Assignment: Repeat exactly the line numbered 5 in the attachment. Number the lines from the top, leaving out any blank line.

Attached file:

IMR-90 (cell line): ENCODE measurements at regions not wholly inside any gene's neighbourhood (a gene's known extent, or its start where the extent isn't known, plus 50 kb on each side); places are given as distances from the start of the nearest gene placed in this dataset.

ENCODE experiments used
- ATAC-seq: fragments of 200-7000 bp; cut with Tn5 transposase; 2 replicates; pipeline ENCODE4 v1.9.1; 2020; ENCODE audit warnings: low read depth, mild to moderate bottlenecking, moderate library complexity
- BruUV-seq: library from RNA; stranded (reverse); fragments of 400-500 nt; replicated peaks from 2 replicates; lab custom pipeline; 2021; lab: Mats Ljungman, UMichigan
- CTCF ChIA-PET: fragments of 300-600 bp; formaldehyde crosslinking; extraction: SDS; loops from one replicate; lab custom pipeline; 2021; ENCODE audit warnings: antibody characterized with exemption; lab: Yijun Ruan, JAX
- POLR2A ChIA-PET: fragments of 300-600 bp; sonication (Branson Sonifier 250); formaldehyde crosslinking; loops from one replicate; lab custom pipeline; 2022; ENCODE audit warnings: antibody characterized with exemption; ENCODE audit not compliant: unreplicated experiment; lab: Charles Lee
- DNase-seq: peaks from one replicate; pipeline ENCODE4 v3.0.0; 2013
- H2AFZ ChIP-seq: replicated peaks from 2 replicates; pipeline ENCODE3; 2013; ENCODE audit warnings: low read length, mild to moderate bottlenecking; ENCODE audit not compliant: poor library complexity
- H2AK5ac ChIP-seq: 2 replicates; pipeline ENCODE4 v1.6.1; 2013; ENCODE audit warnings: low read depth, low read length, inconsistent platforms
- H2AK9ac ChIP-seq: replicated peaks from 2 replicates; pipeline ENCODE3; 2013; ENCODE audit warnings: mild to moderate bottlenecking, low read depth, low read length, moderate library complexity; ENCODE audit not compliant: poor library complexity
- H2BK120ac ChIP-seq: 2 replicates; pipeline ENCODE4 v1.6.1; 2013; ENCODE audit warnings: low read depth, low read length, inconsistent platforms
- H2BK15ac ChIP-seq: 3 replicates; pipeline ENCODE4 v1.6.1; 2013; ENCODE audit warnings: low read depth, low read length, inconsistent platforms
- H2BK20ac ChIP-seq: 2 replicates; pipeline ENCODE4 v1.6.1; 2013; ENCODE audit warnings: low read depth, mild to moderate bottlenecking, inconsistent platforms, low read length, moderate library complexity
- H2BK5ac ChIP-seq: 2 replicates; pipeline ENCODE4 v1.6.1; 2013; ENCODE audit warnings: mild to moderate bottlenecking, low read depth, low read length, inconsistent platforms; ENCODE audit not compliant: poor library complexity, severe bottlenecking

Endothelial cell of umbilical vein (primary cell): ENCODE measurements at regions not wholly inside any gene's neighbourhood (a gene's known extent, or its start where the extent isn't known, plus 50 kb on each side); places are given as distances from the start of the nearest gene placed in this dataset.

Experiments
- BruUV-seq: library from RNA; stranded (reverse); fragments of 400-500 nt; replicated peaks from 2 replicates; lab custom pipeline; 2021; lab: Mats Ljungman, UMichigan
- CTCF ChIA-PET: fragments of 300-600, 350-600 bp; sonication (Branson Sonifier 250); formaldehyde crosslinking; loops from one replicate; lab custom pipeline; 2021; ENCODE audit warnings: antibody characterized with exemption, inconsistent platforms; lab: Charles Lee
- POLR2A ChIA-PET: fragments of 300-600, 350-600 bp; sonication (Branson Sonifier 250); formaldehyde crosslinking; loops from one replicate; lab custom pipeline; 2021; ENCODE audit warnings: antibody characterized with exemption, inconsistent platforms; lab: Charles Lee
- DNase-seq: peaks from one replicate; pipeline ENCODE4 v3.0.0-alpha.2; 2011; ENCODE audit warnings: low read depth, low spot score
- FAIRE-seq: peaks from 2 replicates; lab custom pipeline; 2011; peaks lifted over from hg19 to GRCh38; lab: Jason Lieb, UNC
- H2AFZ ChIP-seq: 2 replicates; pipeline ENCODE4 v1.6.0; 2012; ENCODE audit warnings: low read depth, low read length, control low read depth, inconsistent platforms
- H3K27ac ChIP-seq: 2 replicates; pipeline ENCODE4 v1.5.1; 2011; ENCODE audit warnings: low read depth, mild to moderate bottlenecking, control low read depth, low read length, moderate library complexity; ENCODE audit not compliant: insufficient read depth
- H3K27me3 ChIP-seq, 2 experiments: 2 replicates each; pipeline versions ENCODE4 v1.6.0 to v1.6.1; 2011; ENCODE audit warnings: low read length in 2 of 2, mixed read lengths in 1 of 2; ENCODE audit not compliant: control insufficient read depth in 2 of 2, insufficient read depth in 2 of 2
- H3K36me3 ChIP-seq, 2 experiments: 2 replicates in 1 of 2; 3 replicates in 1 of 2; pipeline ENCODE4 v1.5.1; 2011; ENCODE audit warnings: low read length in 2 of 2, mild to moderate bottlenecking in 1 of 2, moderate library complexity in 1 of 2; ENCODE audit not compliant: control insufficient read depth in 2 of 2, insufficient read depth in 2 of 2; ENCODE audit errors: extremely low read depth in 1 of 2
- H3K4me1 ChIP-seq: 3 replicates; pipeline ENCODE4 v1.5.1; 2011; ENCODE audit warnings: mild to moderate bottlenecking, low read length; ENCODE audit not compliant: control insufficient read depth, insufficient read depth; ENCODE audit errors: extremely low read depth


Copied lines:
- CTCF ChIA-PET: fragments of 300-600 bp; formaldehyde crosslinking; extraction: SDS; loops from one replicate; lab custom pipeline; 2021; ENCODE audit warnings: antibody characterized with exemption; lab: Yijun Ruan, JAX